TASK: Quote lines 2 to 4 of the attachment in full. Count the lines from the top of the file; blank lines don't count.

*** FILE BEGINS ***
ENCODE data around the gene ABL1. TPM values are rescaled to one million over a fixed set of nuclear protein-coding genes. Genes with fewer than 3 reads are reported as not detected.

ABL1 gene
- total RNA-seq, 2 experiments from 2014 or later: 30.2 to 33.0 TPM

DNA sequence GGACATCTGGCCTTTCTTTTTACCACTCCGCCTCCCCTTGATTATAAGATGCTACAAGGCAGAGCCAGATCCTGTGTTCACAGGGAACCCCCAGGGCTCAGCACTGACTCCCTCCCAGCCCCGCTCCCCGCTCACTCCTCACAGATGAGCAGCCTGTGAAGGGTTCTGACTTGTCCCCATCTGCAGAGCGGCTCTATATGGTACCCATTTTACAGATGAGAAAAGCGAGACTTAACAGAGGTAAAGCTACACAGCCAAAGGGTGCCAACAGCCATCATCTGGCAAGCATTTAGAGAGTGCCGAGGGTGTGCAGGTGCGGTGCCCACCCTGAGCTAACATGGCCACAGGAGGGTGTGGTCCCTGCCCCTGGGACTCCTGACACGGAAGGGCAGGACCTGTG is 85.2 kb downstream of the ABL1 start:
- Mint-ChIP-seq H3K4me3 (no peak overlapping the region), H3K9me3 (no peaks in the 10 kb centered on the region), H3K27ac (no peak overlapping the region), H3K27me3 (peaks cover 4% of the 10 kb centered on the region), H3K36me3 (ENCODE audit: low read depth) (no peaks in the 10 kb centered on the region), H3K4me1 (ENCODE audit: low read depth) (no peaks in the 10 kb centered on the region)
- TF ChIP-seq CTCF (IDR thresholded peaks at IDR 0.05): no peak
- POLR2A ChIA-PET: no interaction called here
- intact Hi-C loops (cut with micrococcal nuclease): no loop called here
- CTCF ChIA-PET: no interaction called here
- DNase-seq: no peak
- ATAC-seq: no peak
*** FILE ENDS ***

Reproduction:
ABL1 gene
- total RNA-seq, 2 experiments from 2014 or later: 30.2 to 33.0 TPM

DNA sequence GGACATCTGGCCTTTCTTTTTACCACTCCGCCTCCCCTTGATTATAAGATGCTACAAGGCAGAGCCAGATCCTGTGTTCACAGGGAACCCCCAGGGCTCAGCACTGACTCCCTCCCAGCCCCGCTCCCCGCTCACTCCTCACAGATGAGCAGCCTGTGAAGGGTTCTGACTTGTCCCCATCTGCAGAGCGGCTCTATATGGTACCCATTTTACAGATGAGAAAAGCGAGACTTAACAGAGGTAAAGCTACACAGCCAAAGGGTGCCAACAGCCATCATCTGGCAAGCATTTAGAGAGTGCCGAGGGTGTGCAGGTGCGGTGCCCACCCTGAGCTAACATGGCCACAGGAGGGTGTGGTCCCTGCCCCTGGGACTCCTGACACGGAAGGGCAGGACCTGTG is 85.2 kb downstream of the ABL1 start: